By Brett Shears, Founder, Vote Allies. To listen to the segment, visit
  1. There is mass confusion about who does and who does not have the right to vote. This is especially true for persons with felony convictions. This was evident in some of the remarks. We need to make sure people know their rights.
  2. This is a partnership. No one is forced to give their vote away or do something they ultimately don't want to do. The point is to learn from each other and get the perspective of disenfranchised people into the voting process.
  3. Exposure to the voting process can serve as an incentive to naturalize for non-citizens. My step mother has lived in this country for over 20 years and she is thinking about the value of voting for the first time because of this project. That makes me very proud.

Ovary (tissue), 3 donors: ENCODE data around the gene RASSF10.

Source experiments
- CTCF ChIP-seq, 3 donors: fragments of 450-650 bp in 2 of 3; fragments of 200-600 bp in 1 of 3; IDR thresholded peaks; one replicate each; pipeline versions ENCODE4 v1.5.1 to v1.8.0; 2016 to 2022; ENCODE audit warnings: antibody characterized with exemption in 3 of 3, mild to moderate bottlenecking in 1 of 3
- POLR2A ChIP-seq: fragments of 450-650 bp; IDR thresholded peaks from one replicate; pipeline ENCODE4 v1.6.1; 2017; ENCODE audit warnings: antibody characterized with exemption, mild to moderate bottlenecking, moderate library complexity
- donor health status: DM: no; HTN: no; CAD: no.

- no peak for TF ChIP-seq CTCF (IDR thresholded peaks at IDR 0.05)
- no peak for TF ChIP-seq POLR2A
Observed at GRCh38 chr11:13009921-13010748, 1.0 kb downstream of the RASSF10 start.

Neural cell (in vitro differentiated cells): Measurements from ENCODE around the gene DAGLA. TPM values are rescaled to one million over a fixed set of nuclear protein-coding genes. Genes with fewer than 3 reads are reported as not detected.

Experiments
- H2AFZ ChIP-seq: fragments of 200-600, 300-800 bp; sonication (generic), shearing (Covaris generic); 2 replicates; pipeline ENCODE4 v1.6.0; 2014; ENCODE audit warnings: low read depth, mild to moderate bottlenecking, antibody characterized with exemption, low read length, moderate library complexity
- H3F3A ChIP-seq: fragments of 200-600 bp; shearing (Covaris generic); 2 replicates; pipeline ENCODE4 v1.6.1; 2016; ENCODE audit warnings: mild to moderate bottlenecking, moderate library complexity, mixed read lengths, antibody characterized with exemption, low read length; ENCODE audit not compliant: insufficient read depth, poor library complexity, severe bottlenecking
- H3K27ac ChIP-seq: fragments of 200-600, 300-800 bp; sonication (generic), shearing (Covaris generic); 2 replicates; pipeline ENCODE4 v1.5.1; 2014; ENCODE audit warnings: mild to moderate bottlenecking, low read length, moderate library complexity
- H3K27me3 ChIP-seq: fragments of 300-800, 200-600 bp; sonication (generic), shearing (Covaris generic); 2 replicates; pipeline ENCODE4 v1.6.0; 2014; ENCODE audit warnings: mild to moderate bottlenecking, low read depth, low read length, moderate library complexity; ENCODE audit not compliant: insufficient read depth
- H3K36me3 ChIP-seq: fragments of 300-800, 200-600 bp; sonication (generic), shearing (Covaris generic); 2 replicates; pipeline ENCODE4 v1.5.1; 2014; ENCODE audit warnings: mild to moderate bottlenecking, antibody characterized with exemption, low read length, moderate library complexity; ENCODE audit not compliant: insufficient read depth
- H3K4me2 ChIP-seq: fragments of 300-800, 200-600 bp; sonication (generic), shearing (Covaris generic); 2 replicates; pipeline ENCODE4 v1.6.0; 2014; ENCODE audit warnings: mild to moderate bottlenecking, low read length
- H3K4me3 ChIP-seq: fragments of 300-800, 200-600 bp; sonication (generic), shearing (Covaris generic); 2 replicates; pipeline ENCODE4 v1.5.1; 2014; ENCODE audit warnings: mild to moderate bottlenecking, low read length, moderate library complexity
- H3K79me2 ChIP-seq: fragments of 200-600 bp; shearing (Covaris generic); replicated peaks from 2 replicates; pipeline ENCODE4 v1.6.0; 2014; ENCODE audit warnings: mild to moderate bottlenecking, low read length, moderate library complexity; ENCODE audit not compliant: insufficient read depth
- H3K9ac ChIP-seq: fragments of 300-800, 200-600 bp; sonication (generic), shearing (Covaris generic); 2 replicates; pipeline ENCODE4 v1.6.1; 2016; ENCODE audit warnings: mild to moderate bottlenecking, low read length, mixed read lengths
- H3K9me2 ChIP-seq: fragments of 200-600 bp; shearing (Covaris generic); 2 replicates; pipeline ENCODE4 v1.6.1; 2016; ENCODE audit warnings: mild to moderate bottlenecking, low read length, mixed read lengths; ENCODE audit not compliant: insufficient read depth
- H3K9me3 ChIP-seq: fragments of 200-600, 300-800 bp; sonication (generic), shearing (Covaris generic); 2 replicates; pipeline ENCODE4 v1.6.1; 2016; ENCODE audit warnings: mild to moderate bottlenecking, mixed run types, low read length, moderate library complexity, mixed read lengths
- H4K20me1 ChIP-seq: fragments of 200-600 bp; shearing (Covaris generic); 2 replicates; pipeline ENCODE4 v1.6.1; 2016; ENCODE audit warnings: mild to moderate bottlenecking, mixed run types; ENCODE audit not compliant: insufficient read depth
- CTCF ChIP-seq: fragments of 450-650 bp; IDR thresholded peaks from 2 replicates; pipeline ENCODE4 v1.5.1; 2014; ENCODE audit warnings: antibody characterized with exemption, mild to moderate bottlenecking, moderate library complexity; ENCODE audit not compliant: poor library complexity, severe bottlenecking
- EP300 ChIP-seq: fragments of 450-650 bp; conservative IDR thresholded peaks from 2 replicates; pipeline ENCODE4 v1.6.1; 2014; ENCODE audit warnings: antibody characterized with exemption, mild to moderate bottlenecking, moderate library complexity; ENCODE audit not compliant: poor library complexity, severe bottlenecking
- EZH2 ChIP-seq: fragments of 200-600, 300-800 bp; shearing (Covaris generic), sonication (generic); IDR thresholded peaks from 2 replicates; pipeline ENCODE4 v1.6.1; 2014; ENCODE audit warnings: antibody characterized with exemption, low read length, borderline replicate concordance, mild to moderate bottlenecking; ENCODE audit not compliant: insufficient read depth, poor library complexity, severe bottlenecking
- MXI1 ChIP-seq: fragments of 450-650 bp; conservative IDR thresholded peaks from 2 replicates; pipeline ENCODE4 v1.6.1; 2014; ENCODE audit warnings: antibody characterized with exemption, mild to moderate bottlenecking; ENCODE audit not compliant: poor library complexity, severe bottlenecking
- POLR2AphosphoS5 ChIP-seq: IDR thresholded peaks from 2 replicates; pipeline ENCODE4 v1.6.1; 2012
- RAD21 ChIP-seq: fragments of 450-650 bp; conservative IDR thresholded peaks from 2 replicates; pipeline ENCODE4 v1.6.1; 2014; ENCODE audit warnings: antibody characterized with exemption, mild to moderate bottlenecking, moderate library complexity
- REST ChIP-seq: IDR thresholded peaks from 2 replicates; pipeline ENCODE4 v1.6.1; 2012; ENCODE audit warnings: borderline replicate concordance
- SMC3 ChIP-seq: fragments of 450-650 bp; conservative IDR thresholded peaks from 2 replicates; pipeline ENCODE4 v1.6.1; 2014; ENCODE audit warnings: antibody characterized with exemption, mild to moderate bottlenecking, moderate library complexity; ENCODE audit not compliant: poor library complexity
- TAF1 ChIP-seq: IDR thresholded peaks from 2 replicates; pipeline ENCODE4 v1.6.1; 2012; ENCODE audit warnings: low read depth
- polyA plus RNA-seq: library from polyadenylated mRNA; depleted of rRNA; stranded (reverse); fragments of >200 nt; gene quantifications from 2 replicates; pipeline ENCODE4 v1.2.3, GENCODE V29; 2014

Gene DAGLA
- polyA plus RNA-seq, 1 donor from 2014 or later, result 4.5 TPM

4. The project is entirely legal. Casting a ballot informed by the preferences of someone else--like husbands consulting wives before women's suffrage--has been happening since the founding of this country. The First Amendment protects our right to do what we'd like with our vote.
  5. Symbols matter. That this project is largely symbolic is true. However, it also says something about how much we care for people who are disenfranchised and have no voice. Elections are unlikely to be won or lost because of this project, but lives can be changed.